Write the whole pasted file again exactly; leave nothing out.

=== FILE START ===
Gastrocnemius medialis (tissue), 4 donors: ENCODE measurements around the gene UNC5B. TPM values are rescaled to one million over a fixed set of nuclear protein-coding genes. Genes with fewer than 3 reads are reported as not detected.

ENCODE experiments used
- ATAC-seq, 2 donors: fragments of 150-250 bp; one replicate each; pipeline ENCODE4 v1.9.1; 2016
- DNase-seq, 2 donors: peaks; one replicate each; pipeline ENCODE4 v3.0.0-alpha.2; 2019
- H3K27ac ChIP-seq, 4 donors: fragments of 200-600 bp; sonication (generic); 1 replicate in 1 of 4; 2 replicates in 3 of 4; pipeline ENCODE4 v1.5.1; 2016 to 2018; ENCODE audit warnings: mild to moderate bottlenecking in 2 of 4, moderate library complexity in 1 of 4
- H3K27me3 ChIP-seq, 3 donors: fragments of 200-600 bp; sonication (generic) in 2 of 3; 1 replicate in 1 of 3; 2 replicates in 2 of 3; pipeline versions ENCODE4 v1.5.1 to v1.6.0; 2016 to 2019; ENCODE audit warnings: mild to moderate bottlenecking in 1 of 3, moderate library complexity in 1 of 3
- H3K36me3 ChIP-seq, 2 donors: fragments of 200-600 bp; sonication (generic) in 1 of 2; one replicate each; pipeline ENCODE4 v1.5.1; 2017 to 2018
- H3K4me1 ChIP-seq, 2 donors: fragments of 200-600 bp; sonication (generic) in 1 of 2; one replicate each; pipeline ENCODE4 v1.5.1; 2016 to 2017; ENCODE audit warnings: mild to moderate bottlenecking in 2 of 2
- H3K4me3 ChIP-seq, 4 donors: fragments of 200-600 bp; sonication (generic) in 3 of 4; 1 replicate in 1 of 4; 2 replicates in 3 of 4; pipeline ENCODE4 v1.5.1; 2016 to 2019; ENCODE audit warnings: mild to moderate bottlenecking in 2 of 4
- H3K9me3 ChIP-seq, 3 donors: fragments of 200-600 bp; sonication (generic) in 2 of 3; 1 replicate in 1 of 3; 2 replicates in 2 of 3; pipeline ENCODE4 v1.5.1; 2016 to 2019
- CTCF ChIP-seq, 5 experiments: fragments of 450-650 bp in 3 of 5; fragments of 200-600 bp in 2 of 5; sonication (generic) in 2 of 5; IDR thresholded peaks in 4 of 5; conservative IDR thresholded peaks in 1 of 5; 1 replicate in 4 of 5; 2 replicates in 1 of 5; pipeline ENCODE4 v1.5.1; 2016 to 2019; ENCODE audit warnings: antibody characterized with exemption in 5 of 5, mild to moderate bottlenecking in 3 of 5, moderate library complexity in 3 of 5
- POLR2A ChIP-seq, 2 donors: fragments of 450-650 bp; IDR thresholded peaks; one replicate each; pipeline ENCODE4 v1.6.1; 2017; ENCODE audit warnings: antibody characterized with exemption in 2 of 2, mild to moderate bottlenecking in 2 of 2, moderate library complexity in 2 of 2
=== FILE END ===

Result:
Gastrocnemius medialis (tissue), 4 donors: ENCODE measurements around the gene UNC5B. TPM values are rescaled to one million over a fixed set of nuclear protein-coding genes. Genes with fewer than 3 reads are reported as not detected.

ENCODE experiments used
- ATAC-seq, 2 donors: fragments of 150-250 bp; one replicate each; pipeline ENCODE4 v1.9.1; 2016
- DNase-seq, 2 donors: peaks; one replicate each; pipeline ENCODE4 v3.0.0-alpha.2; 2019
- H3K27ac ChIP-seq, 4 donors: fragments of 200-600 bp; sonication (generic); 1 replicate in 1 of 4; 2 replicates in 3 of 4; pipeline ENCODE4 v1.5.1; 2016 to 2018; ENCODE audit warnings: mild to moderate bottlenecking in 2 of 4, moderate library complexity in 1 of 4
- H3K27me3 ChIP-seq, 3 donors: fragments of 200-600 bp; sonication (generic) in 2 of 3; 1 replicate in 1 of 3; 2 replicates in 2 of 3; pipeline versions ENCODE4 v1.5.1 to v1.6.0; 2016 to 2019; ENCODE audit warnings: mild to moderate bottlenecking in 1 of 3, moderate library complexity in 1 of 3
- H3K36me3 ChIP-seq, 2 donors: fragments of 200-600 bp; sonication (generic) in 1 of 2; one replicate each; pipeline ENCODE4 v1.5.1; 2017 to 2018
- H3K4me1 ChIP-seq, 2 donors: fragments of 200-600 bp; sonication (generic) in 1 of 2; one replicate each; pipeline ENCODE4 v1.5.1; 2016 to 2017; ENCODE audit warnings: mild to moderate bottlenecking in 2 of 2
- H3K4me3 ChIP-seq, 4 donors: fragments of 200-600 bp; sonication (generic) in 3 of 4; 1 replicate in 1 of 4; 2 replicates in 3 of 4; pipeline ENCODE4 v1.5.1; 2016 to 2019; ENCODE audit warnings: mild to moderate bottlenecking in 2 of 4
- H3K9me3 ChIP-seq, 3 donors: fragments of 200-600 bp; sonication (generic) in 2 of 3; 1 replicate in 1 of 3; 2 replicates in 2 of 3; pipeline ENCODE4 v1.5.1; 2016 to 2019
- CTCF ChIP-seq, 5 experiments: fragments of 450-650 bp in 3 of 5; fragments of 200-600 bp in 2 of 5; sonication (generic) in 2 of 5; IDR thresholded peaks in 4 of 5; conservative IDR thresholded peaks in 1 of 5; 1 replicate in 4 of 5; 2 replicates in 1 of 5; pipeline ENCODE4 v1.5.1; 2016 to 2019; ENCODE audit warnings: antibody characterized with exemption in 5 of 5, mild to moderate bottlenecking in 3 of 5, moderate library complexity in 3 of 5
- POLR2A ChIP-seq, 2 donors: fragments of 450-650 bp; IDR thresholded peaks; one replicate each; pipeline ENCODE4 v1.6.1; 2017; ENCODE audit warnings: antibody characterized with exemption in 2 of 2, mild to moderate bottlenecking in 2 of 2, moderate library complexity in 2 of 2